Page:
The Virtue of Loyalty

By Engr. Carlos Cornejo

Loyalty is fulfilling a promise made by way of oath, or allegiance to a person or institution.  It is under the virtue of justice.  For loyalty to be virtuous, it must serve what is good.  Blind loyalty is not a virtue but a vice.  It is a misplaced loyalty which is adherence to a person, group or institution that are not holding the right values or principles.  It is the loyalty practiced by a thief to his fellow thieves not to expose the wrong doing of his ‘workmates’ not because he really cares for his workmates but to protect their interest of maintaining their profitable criminal undertaking.

If you are a soldier and you know your country is fighting an unjust war then you have the duty to give up fighting for that country.  Our loyalty should go beyond persons or country because a person or a country, which is still composed of persons, can make mistakes.  Our loyalty is always to right values and principles in the same way that we should be loyal to the constitution if it is founded on right values and principles rather than to a political party or a president.

Perhaps the loyalty that is in crisis right now is in marriage.  In the U.S., 6 out of 10 marriages end up in divorce.  In the Philippines, it’s 4 out 10.  Although we don’t have divorce in our country nevertheless marriage is in trouble in our beloved homeland.  I give lectures on preparing singles for marriage and I would often point out that marriages will not last if the parties entering into it are just there because of their attraction for one another.  Make no mistake about it, I’m not saying they should not get attracted to one another.   But it should not stay on that level.  Attraction is based on feelings and feelings are not a good foundation for most things especially marriage.   Man and woman entering into marriage should go beyond feelings of attraction for one another.  They should truly fall in love.  The kind of love which is a decision, a choice. The kind of love whose essence is sacrifice.  Meaning they should love one another even if the feeling of attraction is not there anymore.  As Leo Tolstoy would say, “What counts in making a happy marriage is not so much how compatible you are but how you deal with incompatibility.”  Or how you exert the effort to make the marriage work.  Love is sacrifice. Christ sacrificed Himself for the Church, His Bride, in order to redeem her.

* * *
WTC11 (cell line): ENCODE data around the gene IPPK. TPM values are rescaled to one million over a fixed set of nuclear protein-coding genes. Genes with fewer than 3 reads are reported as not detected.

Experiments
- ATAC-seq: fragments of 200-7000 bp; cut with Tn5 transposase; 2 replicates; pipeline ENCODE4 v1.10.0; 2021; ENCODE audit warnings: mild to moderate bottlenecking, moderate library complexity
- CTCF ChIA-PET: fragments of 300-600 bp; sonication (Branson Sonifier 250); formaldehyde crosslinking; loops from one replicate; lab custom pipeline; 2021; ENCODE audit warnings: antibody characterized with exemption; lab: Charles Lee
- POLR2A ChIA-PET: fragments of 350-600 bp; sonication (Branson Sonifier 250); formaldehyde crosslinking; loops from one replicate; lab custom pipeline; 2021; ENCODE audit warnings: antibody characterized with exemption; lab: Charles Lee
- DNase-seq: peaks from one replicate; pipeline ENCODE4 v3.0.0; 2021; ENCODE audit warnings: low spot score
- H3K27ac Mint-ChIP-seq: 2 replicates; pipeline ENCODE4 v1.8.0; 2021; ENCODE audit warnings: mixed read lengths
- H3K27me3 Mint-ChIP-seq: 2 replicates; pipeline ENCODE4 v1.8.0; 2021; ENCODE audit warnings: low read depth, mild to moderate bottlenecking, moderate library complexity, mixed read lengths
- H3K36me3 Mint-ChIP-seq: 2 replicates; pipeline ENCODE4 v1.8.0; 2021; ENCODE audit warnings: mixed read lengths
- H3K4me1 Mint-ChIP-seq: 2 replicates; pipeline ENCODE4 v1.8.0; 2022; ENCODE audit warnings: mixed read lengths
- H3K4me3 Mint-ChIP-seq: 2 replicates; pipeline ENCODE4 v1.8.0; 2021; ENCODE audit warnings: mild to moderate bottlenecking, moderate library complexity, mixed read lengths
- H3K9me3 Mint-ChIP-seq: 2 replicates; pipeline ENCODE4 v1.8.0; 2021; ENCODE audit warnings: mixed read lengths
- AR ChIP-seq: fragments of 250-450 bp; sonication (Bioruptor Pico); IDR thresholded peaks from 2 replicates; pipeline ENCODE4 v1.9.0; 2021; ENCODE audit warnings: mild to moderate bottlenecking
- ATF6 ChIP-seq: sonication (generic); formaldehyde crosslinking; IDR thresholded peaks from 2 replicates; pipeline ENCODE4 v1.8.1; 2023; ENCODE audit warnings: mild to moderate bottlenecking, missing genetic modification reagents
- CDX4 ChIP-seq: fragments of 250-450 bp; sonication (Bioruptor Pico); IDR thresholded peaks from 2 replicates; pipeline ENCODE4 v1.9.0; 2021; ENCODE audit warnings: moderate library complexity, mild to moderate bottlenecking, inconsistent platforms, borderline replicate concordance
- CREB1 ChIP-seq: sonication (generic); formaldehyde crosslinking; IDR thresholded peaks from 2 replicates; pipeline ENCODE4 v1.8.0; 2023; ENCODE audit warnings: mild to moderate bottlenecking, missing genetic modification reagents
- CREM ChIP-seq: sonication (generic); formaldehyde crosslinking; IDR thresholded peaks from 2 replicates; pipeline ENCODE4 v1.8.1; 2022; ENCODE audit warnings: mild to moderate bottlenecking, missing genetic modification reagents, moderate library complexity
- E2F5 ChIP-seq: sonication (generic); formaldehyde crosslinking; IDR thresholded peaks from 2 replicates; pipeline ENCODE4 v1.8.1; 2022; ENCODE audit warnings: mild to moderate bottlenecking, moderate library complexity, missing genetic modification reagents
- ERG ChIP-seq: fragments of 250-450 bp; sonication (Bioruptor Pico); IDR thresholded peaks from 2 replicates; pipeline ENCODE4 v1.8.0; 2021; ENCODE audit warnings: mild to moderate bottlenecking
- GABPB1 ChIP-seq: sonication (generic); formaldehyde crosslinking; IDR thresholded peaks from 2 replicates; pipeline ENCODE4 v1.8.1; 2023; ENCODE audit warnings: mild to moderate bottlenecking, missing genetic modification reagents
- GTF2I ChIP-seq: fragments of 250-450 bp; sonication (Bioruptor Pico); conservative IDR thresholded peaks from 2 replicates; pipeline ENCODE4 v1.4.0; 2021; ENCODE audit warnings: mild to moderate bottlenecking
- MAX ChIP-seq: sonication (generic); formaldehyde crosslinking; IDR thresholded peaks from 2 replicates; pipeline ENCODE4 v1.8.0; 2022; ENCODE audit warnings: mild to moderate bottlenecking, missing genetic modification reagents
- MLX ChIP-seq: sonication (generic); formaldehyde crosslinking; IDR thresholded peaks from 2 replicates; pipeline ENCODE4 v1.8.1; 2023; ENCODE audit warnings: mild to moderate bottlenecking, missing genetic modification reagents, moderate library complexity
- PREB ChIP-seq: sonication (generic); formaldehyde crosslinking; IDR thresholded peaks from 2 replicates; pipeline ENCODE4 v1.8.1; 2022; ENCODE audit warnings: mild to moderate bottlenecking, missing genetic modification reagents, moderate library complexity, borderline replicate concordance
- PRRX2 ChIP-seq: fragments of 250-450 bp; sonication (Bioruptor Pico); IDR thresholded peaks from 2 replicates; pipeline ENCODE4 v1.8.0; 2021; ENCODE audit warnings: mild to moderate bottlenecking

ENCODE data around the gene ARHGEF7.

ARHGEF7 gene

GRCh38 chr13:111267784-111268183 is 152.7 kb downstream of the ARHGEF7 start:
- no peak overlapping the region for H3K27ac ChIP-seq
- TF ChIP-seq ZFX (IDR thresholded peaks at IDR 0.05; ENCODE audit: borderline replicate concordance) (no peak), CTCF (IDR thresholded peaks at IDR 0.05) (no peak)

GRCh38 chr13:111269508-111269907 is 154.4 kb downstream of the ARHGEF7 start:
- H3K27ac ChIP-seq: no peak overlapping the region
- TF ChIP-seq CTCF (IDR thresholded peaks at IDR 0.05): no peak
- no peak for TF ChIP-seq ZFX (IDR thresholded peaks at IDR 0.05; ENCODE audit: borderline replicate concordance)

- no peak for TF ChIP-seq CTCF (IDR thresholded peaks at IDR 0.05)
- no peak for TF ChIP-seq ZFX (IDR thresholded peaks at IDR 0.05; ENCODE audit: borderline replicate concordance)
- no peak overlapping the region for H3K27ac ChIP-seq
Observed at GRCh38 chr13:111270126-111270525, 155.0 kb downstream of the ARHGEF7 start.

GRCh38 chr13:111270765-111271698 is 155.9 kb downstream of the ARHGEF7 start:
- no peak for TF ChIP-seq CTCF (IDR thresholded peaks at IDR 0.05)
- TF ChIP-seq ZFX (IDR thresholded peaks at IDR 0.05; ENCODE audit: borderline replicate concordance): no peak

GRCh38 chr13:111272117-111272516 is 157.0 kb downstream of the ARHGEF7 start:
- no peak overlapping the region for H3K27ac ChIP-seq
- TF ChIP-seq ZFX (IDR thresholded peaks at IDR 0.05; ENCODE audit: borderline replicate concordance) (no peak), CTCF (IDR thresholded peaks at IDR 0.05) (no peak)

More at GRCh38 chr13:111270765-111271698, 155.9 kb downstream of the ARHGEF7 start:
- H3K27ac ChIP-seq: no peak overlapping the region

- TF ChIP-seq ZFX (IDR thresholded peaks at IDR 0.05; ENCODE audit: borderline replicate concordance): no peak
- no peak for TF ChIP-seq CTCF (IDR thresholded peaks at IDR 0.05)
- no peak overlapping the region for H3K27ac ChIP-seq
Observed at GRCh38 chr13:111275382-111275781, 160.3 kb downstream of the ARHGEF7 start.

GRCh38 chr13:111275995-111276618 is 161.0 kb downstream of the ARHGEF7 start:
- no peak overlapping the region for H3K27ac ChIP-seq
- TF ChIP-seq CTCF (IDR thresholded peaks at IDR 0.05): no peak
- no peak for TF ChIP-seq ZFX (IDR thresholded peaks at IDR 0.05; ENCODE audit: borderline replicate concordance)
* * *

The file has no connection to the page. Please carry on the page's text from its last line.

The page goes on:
Maybe this story can illustrate what sacrificial love is.   There was a guy who was about to get married but was not sure if his future partner will make him happy.   So, he asked his dad who has a loving relationship with his mom.  “Dad, I’m going to marry this girl and she is my best friend, but I’m not so sure if she will make me happy.”  The dad replied, “If you are going to get married thinking that way, then you should not get married.”  “What?” said the son.  “You enter into marriage with a goal of making your partner happy and not to make yourself happy.”

One must not get married with the intention of getting and receiving something from it. Instead, one should enter marriage intending to offer something to it.  And that something is love, sacrifice and service because that is what couples pledge for each other, “For richer, for poorer.  In sickness and in health.  In good times and in bad, till death do us part.”